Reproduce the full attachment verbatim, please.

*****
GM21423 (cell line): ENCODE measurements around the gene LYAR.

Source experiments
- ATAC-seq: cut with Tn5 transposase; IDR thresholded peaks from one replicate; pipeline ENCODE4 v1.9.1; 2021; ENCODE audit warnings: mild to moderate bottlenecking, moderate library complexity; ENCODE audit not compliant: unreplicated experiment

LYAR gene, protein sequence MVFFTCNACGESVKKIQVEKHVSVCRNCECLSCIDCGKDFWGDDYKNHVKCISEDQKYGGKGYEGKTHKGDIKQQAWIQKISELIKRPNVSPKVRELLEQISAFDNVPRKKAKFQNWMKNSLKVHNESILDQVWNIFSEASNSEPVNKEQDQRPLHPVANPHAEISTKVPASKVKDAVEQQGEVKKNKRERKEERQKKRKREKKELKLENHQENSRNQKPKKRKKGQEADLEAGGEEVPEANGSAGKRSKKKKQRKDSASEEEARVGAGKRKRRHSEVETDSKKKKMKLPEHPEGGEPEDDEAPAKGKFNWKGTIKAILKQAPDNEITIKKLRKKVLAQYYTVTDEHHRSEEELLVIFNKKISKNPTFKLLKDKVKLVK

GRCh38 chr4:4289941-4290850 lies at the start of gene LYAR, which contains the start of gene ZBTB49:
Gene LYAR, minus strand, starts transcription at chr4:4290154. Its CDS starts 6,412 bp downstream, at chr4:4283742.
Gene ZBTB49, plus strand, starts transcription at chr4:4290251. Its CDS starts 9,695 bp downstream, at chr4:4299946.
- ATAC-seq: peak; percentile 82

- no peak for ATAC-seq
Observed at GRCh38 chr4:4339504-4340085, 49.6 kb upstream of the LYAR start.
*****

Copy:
GM21423 (cell line): ENCODE measurements around the gene LYAR.

Source experiments
- ATAC-seq: cut with Tn5 transposase; IDR thresholded peaks from one replicate; pipeline ENCODE4 v1.9.1; 2021; ENCODE audit warnings: mild to moderate bottlenecking, moderate library complexity; ENCODE audit not compliant: unreplicated experiment

LYAR gene, protein sequence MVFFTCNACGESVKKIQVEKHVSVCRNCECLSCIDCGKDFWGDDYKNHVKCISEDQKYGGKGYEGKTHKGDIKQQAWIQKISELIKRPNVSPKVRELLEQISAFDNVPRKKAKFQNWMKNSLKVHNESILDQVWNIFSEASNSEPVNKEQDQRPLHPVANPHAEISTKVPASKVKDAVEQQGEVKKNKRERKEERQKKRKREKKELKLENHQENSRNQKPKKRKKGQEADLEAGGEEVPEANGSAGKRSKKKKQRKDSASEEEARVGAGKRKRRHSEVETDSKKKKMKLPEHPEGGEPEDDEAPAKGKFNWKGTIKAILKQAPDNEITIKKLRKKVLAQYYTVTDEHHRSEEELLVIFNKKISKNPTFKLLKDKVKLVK

GRCh38 chr4:4289941-4290850 lies at the start of gene LYAR, which contains the start of gene ZBTB49:
Gene LYAR, minus strand, starts transcription at chr4:4290154. Its CDS starts 6,412 bp downstream, at chr4:4283742.
Gene ZBTB49, plus strand, starts transcription at chr4:4290251. Its CDS starts 9,695 bp downstream, at chr4:4299946.
- ATAC-seq: peak; percentile 82

- no peak for ATAC-seq
Observed at GRCh38 chr4:4339504-4340085, 49.6 kb upstream of the LYAR start.